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  20.  12
    Empiricism and Philosophy of Physics.Lars-Göran Johansson - 2021 - Cham: Springer Verlag.
    This book presents a thoroughly empiricist account of physics. By providing an overview of the development of empiricism from Ockham to van Fraassen the book lays the foundation for its own version of empiricism. Empiricism for the author consists of three ideas: nominalism, i.e. dismissing second order quantification as unnecessary, epistemological naturalism, and viewing classification of things in natural kinds as a human habit not in need for any justification. The book offers views on the realism-antirealism debate (...)
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  21.  13
    Empiricism and Subjectivity: An Essay on Hume's Theory of Human Nature.Gilles Deleuze - 1991 - Columbia University Press.
    At last available in paperback, this book anticipates and explains the post-structuralist turn to empiricism. Presenting a challenging reading of David Hume's philosophy, the work is invaluable for understanding the progress of Deleuze's thought.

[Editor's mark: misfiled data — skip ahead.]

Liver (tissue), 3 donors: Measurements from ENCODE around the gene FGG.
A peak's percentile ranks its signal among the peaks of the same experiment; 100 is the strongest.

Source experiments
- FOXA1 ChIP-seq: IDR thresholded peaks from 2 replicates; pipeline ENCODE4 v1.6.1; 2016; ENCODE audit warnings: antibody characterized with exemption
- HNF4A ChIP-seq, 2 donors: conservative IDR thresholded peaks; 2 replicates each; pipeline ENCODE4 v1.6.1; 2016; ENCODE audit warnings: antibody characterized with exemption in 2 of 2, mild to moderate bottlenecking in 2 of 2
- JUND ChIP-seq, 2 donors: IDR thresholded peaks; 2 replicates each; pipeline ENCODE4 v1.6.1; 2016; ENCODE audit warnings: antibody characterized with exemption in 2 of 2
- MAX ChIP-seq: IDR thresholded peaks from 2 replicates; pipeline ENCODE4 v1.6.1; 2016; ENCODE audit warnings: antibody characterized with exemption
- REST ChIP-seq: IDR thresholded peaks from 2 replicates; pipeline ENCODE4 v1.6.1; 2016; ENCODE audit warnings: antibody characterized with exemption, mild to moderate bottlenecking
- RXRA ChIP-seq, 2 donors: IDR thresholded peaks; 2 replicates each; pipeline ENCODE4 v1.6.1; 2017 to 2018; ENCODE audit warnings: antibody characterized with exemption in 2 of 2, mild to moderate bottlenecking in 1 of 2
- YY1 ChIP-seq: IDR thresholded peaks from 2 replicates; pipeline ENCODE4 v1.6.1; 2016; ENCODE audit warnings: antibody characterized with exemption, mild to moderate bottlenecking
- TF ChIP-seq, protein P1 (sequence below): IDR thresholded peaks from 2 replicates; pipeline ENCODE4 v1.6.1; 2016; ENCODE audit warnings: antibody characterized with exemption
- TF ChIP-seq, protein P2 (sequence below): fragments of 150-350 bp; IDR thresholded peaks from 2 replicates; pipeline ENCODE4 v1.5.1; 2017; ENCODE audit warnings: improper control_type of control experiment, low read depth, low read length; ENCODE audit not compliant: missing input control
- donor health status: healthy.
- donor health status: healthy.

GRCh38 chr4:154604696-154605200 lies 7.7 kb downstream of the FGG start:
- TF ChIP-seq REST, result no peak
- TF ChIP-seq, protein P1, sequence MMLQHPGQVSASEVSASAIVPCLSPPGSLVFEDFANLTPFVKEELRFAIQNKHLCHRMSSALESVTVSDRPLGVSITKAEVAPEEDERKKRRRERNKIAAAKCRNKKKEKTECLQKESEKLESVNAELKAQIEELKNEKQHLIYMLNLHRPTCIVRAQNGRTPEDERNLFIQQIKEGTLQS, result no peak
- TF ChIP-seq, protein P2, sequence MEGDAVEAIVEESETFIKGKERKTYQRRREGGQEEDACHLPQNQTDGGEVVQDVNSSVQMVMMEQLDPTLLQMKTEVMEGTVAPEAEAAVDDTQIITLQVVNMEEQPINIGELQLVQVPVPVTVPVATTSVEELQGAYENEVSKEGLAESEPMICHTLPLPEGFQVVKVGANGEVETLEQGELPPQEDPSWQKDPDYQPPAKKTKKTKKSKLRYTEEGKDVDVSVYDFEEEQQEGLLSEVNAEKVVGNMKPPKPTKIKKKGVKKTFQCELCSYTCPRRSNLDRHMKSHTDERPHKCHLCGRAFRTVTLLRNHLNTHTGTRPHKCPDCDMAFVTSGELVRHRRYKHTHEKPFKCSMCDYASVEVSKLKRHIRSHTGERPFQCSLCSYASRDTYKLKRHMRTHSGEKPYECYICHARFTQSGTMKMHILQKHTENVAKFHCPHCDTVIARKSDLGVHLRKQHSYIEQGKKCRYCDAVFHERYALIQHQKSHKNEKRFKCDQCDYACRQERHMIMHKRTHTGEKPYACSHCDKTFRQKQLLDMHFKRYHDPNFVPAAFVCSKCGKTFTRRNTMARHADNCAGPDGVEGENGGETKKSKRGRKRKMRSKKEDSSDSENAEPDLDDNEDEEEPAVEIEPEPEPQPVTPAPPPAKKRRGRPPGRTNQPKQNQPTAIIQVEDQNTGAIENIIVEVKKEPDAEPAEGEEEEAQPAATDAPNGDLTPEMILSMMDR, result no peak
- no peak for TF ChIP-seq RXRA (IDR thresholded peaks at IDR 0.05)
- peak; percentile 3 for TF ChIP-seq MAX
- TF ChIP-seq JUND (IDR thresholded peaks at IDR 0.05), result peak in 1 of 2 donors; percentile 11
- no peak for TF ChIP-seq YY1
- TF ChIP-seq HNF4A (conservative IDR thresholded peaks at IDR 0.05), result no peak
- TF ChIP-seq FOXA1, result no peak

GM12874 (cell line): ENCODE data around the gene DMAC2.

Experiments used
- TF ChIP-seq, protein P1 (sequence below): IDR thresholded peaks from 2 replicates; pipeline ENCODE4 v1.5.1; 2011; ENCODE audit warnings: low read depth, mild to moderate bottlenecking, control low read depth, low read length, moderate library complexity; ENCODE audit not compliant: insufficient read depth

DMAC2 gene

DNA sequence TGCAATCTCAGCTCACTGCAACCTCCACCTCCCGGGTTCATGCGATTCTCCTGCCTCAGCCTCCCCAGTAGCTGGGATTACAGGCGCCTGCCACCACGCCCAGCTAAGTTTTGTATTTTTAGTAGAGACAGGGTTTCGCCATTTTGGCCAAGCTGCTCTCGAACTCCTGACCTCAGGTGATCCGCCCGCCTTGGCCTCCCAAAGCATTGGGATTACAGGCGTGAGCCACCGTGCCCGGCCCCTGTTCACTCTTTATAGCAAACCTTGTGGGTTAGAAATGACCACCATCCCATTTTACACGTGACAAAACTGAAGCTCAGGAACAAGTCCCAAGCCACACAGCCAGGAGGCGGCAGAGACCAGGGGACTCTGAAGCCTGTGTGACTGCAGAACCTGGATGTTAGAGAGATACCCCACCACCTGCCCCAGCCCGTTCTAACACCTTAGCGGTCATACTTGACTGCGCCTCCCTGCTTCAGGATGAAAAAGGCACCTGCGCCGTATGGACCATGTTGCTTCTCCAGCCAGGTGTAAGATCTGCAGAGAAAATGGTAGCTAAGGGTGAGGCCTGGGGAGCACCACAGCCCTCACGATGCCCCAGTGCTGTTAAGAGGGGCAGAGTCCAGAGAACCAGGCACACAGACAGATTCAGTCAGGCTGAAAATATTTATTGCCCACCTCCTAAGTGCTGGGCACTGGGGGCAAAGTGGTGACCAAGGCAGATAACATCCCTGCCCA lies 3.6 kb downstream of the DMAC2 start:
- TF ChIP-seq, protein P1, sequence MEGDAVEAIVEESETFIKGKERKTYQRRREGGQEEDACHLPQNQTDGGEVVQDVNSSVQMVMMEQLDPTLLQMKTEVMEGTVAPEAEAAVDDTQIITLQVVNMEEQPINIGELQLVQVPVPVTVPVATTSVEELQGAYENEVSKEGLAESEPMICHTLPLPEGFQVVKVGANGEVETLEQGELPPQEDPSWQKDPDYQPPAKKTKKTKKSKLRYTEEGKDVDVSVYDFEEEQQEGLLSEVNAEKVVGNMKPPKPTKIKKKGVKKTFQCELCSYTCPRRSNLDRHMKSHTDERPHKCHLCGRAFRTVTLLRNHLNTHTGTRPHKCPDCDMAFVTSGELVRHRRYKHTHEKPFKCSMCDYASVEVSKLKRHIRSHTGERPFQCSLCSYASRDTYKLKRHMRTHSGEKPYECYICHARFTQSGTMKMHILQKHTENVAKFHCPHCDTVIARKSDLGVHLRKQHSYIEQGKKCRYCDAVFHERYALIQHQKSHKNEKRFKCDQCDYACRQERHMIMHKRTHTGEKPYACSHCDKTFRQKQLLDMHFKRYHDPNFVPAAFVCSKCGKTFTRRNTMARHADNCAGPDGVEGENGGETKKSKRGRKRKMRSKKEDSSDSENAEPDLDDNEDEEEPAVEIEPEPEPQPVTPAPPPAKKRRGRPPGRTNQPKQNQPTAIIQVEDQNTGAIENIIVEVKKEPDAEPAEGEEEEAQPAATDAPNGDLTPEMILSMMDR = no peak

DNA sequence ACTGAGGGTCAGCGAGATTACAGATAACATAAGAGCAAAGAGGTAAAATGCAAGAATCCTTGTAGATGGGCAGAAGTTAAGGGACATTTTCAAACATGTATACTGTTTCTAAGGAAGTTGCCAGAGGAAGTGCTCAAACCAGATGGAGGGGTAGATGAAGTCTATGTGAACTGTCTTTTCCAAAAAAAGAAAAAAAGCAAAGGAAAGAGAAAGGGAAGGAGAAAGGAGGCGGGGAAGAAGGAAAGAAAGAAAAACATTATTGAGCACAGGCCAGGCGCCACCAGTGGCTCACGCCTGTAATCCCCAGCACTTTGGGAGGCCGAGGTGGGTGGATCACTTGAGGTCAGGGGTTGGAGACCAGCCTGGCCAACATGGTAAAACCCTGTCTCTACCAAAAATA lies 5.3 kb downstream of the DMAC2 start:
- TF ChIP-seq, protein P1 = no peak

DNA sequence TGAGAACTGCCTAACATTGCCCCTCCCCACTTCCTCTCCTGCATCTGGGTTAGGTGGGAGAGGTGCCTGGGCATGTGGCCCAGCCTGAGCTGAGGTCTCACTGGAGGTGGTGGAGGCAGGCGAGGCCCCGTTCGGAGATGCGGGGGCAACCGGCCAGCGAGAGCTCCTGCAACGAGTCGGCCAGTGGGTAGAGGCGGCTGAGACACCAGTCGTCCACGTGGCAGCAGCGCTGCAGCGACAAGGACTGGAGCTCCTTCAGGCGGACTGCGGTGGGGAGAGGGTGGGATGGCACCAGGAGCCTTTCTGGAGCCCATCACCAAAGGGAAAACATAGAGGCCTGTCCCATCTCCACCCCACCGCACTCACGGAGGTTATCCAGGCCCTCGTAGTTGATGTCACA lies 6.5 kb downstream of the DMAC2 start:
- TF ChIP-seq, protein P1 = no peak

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  22.  11
    The Empiricists: Critical Essays on Locke, Berkeley, and Hume.M. R. Ayers, Phillip D. Cummins, Robert Fogelin, Don Garrett, Edwin McCann, Charles J. McCracken, George Pappas, G. A. J. Rogers, Barry Stroud, Ian Tipton, Margaret D. Wilson & Kenneth Winkler - 1998 - Rowman & Littlefield Publishers.
    This collection of essays on themes in the work of John Locke , George Berkeley , and David Hume , provides a deepened understanding of major issues raised in the Empiricist tradition. In exploring their shared belief in the experiential nature of mental constructs, The Empiricists illuminates the different methodologies of these great Enlightenment philosophers and introduces students to important metaphysical and epistemological issues including the theory of ideas, personal identity, and skepticism. It will be especially useful in courses devoted (...)